Putting "M" back in monetary policy
AbstractMoney demand and the stock of money have all but disappeared from monetary policy analyses. Remarkably, it is more common for empirical work on monetary policy to include commodity prices than to include money. This paper establishes and explores the empirical fact that whether money enters a model and how it enters matters for inferences about policy impacts. The way money is modeled significantly changes the size of output and inflation effects, and the degree of inertia that inflation exhibits following a policy shock. We offer a simple and conventional economic interpretation of these empirical facts.
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Bibliographic InfoArticle provided by Federal Reserve Bank of Cleveland in its journal Proceedings.
Volume (Year): (2003)
Issue (Month): ()
Other versions of this item:
- Eric M. Leeper & Jennifer E. Roush, 2003. "Putting "M" back in monetary policy," International Finance Discussion Papers 761, Board of Governors of the Federal Reserve System (U.S.).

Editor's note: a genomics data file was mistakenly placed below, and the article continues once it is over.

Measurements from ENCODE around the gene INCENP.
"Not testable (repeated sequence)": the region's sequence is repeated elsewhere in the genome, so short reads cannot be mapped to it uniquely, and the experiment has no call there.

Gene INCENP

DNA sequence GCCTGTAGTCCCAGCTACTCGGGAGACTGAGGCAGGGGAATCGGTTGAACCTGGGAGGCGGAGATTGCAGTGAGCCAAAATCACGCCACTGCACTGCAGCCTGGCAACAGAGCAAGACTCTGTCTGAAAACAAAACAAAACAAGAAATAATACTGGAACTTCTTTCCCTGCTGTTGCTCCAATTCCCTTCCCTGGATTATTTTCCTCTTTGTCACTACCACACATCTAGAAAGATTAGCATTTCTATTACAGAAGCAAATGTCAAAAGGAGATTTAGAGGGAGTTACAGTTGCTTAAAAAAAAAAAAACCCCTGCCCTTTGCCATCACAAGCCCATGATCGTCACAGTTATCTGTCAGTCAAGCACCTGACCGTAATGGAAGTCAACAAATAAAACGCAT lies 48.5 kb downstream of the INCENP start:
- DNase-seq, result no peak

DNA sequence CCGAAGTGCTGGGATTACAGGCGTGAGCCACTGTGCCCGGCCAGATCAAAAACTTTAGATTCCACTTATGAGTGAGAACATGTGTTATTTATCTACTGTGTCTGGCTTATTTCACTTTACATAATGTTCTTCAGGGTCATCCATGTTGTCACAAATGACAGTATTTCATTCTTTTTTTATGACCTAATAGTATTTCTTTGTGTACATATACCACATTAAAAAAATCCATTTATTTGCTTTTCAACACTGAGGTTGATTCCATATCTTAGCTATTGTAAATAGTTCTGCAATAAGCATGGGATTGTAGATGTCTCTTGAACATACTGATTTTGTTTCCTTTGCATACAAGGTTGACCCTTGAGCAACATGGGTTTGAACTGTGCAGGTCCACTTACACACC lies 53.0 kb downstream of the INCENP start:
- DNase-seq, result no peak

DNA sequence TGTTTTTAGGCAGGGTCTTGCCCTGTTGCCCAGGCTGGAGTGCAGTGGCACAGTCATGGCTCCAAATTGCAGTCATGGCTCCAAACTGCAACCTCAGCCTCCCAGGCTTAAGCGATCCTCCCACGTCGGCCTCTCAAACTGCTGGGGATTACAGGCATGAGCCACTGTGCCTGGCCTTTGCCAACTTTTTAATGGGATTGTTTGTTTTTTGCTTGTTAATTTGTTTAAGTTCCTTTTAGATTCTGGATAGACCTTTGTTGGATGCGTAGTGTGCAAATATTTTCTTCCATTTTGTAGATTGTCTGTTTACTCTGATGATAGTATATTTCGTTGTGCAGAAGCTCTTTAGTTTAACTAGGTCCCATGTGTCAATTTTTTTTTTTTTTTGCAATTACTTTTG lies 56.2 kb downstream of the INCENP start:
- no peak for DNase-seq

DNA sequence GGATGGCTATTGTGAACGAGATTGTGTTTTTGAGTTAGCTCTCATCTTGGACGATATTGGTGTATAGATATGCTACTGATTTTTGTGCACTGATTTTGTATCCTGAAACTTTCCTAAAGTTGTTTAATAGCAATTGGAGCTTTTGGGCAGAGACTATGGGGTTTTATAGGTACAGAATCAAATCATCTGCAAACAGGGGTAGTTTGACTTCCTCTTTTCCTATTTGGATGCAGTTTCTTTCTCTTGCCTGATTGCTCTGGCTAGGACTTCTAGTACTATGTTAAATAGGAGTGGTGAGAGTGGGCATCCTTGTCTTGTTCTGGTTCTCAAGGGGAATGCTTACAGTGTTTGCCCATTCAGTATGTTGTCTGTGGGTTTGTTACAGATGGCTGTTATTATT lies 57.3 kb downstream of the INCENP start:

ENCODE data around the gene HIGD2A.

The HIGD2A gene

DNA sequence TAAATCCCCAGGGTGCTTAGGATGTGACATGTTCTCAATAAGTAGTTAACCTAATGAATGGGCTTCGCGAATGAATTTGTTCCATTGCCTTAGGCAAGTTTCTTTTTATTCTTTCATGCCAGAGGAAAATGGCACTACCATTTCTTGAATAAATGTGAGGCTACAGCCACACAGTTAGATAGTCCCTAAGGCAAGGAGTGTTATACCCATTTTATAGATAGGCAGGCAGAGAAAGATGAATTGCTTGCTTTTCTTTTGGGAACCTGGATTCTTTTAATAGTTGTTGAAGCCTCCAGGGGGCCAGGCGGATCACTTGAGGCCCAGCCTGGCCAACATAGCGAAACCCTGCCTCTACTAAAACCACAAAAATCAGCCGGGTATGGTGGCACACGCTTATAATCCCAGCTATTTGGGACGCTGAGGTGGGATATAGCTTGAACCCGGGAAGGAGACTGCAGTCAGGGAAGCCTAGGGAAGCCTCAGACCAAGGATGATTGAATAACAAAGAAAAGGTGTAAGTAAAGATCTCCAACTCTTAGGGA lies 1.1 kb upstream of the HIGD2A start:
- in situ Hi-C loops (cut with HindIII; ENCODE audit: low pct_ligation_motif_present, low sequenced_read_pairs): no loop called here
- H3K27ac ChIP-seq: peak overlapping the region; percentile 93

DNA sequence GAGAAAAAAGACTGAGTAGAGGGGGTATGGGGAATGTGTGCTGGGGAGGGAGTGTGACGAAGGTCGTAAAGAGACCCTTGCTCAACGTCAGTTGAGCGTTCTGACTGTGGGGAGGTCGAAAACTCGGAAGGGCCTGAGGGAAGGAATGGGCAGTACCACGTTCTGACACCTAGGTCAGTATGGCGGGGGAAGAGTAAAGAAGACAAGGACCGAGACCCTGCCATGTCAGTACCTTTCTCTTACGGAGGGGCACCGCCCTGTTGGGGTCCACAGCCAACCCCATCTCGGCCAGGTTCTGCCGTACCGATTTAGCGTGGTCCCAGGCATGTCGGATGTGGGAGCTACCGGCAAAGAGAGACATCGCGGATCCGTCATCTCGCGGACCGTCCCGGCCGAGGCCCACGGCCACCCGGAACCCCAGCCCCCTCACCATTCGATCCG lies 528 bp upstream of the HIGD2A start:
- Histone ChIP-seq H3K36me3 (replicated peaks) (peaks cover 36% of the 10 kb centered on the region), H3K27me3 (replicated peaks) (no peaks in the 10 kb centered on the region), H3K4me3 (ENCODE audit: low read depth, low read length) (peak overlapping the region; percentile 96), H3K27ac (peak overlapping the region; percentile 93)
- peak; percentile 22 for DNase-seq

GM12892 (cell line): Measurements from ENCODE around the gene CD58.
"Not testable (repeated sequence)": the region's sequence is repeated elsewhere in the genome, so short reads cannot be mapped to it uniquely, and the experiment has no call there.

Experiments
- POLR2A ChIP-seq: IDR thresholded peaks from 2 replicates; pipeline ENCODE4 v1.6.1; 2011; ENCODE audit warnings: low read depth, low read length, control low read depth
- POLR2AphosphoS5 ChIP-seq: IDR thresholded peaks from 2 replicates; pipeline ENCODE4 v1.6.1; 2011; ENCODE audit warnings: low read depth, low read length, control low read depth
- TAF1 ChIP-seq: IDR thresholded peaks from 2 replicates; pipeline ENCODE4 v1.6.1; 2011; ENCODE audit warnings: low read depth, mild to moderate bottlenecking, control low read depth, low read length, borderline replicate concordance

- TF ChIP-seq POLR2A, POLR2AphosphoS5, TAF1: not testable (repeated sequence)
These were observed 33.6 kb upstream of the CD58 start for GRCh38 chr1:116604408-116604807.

- Eric M. Leeper & Jennifer E. Roush, 2003. "Putting 'M' back in Monetary Policy," NBER Working Papers 9552, National Bureau of Economic Research, Inc.
- E41 - Macroeconomics and Monetary Economics - - Money and Interest Rates - - - Demand for Money
- E43 - Macroeconomics and Monetary Economics - - Money and Interest Rates - - - Interest Rates: Determination, Term Structure, and Effects
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